The Oscar telecast is Sunday, March 4 on ABC, so there’s still time to catch a movie or two.  Pass the popcorn!

 

 

Three Billboards Outside Ebbing, Missouri

60-Second Movie Review

With my background in marketing, I couldn’t help but be intrigued with a movie centered around three billboards. Less about advertising, Three Billboards Outside Ebbing, Missouri is a dark tale centered around an unsolved case involving a rape and murder of a young woman in a small town in the South—where racism and hate run rampant.

three-billboards-outside-ebbing-missouriWritten and directed by Martin McDonagh, Three Billboards stars the great Frances McDormand as Mildred, a mother who is beyond frustrated with the local police force after months pass without her daughter’s case being solved. With help from three billboards expressing her anger, Mildred sets off a chain of events that pull the town into even deeper despair.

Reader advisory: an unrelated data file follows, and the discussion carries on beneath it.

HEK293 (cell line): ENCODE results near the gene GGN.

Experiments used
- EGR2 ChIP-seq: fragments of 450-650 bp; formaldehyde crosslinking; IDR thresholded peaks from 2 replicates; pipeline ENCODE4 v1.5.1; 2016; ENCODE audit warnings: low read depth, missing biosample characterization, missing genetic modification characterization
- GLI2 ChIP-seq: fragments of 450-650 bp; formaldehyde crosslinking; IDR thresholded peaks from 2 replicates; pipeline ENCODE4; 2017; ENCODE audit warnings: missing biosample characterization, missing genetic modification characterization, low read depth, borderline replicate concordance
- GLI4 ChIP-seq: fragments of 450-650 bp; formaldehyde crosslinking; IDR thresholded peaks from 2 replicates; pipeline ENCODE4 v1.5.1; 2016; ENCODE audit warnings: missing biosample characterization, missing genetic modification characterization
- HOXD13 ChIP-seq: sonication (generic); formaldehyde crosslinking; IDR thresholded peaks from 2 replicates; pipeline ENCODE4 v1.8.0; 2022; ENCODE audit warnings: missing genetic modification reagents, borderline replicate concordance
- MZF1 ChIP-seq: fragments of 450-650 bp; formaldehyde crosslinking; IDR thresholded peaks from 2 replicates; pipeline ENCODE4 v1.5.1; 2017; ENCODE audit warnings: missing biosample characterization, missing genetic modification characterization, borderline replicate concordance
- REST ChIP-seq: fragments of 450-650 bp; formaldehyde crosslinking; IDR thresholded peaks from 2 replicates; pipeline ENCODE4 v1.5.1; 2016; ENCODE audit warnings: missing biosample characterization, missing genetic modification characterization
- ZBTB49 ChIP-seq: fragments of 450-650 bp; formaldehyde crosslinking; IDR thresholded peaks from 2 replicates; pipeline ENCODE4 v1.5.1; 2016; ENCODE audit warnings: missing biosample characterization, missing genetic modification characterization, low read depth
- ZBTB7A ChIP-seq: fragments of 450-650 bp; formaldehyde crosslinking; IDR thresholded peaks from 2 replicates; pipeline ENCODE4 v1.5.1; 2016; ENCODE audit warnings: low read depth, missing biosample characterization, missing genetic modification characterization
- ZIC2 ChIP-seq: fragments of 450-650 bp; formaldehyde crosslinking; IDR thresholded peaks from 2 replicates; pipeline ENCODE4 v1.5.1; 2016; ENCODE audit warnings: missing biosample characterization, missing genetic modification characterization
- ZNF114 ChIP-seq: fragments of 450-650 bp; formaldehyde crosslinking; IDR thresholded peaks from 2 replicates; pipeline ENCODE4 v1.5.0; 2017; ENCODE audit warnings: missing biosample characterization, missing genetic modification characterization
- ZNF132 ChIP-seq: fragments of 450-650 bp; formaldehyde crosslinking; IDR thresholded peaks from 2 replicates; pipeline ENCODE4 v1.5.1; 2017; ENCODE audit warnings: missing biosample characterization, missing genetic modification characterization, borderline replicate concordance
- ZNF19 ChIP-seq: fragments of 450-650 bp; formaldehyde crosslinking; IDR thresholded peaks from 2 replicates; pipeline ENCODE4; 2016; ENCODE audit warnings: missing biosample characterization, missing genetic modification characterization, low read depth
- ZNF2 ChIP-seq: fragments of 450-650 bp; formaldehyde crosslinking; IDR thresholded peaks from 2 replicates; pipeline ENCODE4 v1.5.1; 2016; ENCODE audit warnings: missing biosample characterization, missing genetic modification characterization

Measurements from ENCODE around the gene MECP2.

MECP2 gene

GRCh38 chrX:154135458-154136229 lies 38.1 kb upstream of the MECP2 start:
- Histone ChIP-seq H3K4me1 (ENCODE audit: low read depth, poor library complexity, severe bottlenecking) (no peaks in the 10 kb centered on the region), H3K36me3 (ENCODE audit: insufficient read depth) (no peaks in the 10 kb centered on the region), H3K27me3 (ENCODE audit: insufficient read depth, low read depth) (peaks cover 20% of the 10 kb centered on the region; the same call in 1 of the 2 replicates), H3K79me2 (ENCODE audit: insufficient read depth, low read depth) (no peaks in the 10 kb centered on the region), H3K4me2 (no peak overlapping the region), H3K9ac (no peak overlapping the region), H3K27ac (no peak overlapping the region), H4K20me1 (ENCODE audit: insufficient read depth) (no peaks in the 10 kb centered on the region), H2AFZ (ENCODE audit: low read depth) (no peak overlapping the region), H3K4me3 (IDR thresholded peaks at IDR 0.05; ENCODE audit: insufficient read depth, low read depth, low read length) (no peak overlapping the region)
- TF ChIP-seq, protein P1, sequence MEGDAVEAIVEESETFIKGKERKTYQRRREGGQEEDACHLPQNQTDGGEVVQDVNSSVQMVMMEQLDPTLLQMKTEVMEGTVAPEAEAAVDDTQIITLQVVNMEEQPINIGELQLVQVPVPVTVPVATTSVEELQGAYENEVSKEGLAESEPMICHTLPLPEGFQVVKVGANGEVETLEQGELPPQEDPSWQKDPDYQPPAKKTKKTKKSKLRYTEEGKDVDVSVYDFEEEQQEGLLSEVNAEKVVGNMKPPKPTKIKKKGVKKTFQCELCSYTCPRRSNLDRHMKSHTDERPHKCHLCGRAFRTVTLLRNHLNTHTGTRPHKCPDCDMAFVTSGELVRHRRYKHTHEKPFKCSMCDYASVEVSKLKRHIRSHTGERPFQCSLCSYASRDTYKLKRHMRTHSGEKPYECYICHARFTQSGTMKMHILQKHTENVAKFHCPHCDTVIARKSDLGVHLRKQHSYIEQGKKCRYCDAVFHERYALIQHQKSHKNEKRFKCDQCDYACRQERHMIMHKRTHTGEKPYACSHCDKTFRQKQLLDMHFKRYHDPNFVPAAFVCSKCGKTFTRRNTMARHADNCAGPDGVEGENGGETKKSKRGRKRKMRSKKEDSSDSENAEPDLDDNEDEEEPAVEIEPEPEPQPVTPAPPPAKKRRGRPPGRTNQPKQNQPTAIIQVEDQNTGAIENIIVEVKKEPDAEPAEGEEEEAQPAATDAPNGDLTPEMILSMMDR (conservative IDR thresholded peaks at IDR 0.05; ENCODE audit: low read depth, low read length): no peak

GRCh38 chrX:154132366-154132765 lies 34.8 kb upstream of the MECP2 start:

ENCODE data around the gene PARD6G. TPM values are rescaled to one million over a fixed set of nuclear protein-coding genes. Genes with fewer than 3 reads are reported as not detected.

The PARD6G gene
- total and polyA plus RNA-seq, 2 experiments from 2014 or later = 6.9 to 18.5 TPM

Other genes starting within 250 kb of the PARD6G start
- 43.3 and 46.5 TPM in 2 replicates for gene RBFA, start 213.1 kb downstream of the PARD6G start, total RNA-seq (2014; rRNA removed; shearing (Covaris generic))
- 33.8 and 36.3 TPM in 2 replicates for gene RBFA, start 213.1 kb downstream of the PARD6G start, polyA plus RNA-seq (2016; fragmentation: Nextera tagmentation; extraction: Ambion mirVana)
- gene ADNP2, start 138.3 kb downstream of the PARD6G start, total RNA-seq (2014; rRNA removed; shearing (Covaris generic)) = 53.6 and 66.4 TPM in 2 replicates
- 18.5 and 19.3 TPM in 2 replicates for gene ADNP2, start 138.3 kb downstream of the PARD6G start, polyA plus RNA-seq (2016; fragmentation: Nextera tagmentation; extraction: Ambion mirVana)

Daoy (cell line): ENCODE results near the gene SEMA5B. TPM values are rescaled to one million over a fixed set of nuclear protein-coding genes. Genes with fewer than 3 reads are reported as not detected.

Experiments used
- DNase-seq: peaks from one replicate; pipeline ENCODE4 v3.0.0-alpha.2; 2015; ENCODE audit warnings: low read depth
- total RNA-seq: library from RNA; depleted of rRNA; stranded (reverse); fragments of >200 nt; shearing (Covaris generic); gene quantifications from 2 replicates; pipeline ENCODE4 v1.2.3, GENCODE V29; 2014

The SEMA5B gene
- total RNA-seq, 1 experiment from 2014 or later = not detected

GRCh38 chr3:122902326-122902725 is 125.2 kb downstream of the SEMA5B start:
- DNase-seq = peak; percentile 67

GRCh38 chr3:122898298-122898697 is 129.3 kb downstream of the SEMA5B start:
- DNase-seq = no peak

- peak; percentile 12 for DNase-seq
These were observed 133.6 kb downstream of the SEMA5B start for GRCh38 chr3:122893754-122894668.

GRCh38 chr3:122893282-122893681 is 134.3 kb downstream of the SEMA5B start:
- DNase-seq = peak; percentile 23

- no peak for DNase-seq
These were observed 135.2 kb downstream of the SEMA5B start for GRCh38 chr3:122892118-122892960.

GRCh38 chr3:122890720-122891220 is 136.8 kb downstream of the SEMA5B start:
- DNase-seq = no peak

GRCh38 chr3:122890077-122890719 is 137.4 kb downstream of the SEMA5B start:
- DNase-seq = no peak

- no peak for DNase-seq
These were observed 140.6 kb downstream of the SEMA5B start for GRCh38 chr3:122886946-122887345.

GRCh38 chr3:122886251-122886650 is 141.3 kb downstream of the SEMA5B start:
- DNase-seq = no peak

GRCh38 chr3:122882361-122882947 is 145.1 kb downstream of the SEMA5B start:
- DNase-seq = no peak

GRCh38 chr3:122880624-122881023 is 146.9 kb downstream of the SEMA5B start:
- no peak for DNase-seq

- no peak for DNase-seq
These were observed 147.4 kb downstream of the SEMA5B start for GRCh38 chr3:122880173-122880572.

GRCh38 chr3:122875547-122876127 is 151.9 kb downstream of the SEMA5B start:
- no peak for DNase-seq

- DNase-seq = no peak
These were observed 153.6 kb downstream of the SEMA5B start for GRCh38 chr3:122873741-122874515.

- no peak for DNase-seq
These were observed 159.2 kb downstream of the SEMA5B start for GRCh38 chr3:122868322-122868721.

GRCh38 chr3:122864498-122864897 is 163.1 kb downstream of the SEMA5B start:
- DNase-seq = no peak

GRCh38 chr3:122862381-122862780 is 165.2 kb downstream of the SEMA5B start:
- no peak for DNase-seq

Tough, gritty and painful, Three Billboards is also darkly comical at times, and reminiscent of Crash. With no definable good vs. bad, Three Billboards is best as a character study, with raw performances from McDormand, Woody Harrelson and the rest of the cast. This Oscar-worthy film will also spark animated conversations with moviegoers. You may need a drink after this one.

Storytelling through the Eyes of a Child

Why Graphic Novels Work

Fun HomeI just finished reading Fun Home: A Family Tragicomic— a graphic memoir written by Alison Bechdel. An insightful fast-read, Fun Home follows a young girl as she dodges the pitfalls of her dysfunctional family (is there any other kind?) while navigating through the currents of her sexual awakenings. This award-winning graphic novel has also been adapted into a Broadway musical, and will resonate with anyone who didn’t grow up in a “normal” family.